My previous experience with belly dancing was pretty awesome - at the blessing way (a sort of spiritual baby shower) before Dylan's birth, a friend of mine belly danced for the assembled group. This might seem like an odd gift unless you know (which I hadn't) that belly dancing was created to help women give birth! The gyrations in the dance form are perfect for laboring women to help relieve pain and to work through the contractions. Amazingly, when I was giving birth to Dylan, even though I'd been throwing up and having other intestinal issues the whole 12 hours previously, I was able to move my body in belly-dance-like movements, and it actually alleviated the pain! I would gyrate and by the time I reach 180 degrees, the pain was beginning to subside. I was astonished. It made labor completely manageable. I became a convert then and there! But that was over 18 years ago, and I haven't done anything with it besides think about it every once in a while.
But now belly dancing is coming into my consciousness more and more lately. My friend Peggy O'Neill has been talking to me about it for years. She teaches it in town frequently and, in fact, I think is who taught my friend so long ago. Then there's Linda Hollett, an artist friend of mine who has studied it for over 20 years. Alice Warner, the wife of another artist friend, has also danced her entire adult life, I believe.
After my show, Sacred Flesh, in October, two more belly dancers contacted me - Dawn Flores is a very cool woman who teaches Goddess Dancing at Unity at Byrd Park. She asked me to come to the class so I could see what's going on around town. It was a terrific class, very empowering and fun.
Khalima is the other woman who got in touch. She asked me to teach a class at her studio, Illumination, on Naked Self Portraiture, so that's the genesis of that course. She also sponsored the Red Tent Evening which took place at the last new moon. And she's who produced the show, Raqs Luminaire today.
And then there's Heather Addley (who's quite an outstanding photographer herself!) who modeled for me the other day. She came to the studio with her 2-year-old daughter. I photographed them both. It was a delightful session. Seeing Heather with her daughter reminded me of my days as the mother of young kids. At one point, both of them were nude, and Heather was nursing her daughter while holding her little bottom with a hand to keep her from falling off her lap and pulling Heather's breast with her! The way Harper climbed all over her while Heather continued the flow of conversation uninterrupted was so familiar to me from my kids! Then, for the moments when Harper was occupied, Heather would switch gears immediately and tune into her self and her body. She moved with a belly dancers sensuousness, hand movements, gyrations - the whole thing. It was gorgeous! The images we got from that session were so exciting to me. Chris is already making canvases for me to paint a couple of them. Heather has a wonderful Birth Goddess figure, reminiscent of Venus von Willendorf and the Earth Mother she evokes. Of course I'll post the images as I work on them!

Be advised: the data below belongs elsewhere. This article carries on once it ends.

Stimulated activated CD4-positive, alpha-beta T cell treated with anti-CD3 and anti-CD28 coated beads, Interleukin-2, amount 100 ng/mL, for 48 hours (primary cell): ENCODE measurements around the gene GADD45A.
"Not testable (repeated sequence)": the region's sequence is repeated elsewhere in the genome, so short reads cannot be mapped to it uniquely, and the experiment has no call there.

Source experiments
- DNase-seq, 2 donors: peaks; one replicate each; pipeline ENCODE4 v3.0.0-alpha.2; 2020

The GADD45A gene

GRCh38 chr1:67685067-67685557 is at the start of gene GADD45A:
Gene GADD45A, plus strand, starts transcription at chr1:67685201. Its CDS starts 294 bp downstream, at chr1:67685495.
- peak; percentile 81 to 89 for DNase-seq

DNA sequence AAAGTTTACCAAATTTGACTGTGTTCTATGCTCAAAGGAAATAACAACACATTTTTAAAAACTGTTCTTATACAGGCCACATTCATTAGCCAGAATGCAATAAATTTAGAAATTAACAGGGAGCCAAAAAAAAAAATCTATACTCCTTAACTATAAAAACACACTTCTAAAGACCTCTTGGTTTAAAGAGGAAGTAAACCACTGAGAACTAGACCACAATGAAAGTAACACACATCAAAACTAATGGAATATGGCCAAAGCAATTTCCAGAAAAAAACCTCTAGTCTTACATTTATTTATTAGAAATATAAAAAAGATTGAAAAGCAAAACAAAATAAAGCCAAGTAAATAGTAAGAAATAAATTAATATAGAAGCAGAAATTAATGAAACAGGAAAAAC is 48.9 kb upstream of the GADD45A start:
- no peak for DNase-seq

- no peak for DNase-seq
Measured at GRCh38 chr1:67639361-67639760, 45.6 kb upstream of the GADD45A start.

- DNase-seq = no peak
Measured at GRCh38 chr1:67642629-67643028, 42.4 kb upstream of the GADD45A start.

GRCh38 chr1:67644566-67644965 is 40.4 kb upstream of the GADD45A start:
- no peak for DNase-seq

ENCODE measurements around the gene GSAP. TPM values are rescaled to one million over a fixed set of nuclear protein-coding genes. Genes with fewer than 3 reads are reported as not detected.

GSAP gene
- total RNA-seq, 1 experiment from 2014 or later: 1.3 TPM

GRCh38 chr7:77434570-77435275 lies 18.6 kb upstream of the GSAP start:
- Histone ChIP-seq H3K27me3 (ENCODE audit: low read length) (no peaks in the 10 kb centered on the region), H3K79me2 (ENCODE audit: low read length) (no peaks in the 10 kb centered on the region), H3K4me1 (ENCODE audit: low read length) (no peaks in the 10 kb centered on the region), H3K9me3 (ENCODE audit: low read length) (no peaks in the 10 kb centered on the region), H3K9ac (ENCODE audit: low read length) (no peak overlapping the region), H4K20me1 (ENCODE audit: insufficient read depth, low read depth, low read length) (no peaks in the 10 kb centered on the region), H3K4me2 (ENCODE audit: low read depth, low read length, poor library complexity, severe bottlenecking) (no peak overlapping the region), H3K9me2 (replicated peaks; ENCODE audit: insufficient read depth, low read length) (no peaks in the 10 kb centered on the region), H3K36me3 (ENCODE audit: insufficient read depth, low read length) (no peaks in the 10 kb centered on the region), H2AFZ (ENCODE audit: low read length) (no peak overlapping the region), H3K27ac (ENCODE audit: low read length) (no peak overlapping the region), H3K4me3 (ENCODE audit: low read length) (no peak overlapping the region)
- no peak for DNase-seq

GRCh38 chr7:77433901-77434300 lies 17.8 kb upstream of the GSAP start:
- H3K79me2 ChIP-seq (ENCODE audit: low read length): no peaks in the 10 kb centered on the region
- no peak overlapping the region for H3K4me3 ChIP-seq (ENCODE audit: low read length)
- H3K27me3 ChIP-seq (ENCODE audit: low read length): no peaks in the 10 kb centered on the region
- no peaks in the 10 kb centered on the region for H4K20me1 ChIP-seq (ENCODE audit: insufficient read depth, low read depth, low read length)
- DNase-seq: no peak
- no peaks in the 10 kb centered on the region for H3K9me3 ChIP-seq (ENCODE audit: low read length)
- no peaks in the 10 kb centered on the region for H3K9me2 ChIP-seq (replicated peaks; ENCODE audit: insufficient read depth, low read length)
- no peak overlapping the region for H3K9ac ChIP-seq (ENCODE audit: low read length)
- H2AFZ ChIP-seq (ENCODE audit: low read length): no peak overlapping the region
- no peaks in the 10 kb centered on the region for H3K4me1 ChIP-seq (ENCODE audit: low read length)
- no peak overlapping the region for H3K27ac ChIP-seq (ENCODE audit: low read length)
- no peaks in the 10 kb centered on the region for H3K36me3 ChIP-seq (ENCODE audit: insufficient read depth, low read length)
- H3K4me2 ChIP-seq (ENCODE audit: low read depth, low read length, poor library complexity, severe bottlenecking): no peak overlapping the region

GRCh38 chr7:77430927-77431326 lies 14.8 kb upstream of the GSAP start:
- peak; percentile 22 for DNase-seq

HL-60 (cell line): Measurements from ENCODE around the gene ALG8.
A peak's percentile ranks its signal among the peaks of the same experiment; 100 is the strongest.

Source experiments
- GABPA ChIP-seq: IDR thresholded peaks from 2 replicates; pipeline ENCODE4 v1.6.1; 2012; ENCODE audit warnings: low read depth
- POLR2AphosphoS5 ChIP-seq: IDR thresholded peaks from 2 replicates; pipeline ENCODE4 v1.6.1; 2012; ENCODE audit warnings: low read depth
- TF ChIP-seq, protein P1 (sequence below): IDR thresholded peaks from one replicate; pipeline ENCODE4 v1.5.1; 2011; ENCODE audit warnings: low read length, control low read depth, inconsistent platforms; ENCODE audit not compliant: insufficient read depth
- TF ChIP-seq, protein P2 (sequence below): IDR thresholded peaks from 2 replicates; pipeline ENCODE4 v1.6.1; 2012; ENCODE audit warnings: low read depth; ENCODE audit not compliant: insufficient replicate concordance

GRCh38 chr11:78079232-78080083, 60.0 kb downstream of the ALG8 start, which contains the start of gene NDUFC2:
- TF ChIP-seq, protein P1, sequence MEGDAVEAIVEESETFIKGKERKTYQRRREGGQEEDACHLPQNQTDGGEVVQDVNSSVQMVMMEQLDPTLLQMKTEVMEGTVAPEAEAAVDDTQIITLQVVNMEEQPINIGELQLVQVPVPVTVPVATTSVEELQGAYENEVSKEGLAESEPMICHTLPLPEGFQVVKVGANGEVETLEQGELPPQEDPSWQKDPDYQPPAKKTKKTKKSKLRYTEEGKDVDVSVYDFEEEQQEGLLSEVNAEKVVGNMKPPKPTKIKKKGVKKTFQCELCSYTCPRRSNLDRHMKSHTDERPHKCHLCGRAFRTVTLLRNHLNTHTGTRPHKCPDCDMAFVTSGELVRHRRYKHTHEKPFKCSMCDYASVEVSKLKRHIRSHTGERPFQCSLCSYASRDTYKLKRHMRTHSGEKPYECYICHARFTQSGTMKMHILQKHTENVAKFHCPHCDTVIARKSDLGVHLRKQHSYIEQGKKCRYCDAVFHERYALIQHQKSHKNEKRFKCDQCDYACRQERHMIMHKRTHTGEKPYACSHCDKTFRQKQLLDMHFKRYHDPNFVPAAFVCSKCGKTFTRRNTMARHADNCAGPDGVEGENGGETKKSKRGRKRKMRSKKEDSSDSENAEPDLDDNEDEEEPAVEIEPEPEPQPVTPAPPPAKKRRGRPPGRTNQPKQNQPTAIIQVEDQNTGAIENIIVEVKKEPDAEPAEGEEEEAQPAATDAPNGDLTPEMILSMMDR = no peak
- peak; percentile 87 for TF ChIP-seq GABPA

But back to Raqs Luminaire! Here's the description of it from the website along with a list of the performers who were in it:
Luminaire is a beautiful and genre-defying production produced by Khalima and explores the intersection of belly dance, music, theatre and magic. A process and exploration for not only the viewers, but for the performers themselves.That was one thing that impressed me today - though belly dance is quite a sensual dance form, this performance was certainly not about sex, as people sometimes tend to think belly dancing is. Sensuality and love of the body, definitely. There were gorgeous women of every size up there on stage moving their bodies, feeling the gifts God gave them. One who impressed me the most was a large African American woman who moved with such grace and sensuality, I couldn't take my eyes off of her. There was also a petite woman who was perhaps of Indian heritage who was quite a master. She balanced a bowl on her head as she shook and turned and twirled the rest of her body. She was quite skilled! The first dance featured Leyla Nissa as a woman giving birth aided by her attendants, Hadara and Khalima. Leyla Nissa had her own real baby in a sling on her belly whom she "birthed" during the dance. That was a lovely way to start the performance to remind or teach people that that was the origin of the dance form.
We welcome to the show local and regional performers of bellydance fusion and music.
Joining us on stage will be:
The Rogue Bellydance Collective
Tina Batya on violin
Khalima and the only man in the show, LeVar Carter, did a fascinating piece about death at the end. Each had on an elaborate mask at the beginning which reminded me of Egyptian lore. They did some lovely dance together, replete with yoga and contact improvisation moves. Then there was Spoon who came on stage dressed in black with green neon lights outlining her body and light sabers! All in all, it was a wonderful afternoon.
I left feeling like maybe I should go take belly dancing so I can become more confident in how I move my body. These women shone! Their confidence and joy in movement was apparent. I want me somma that!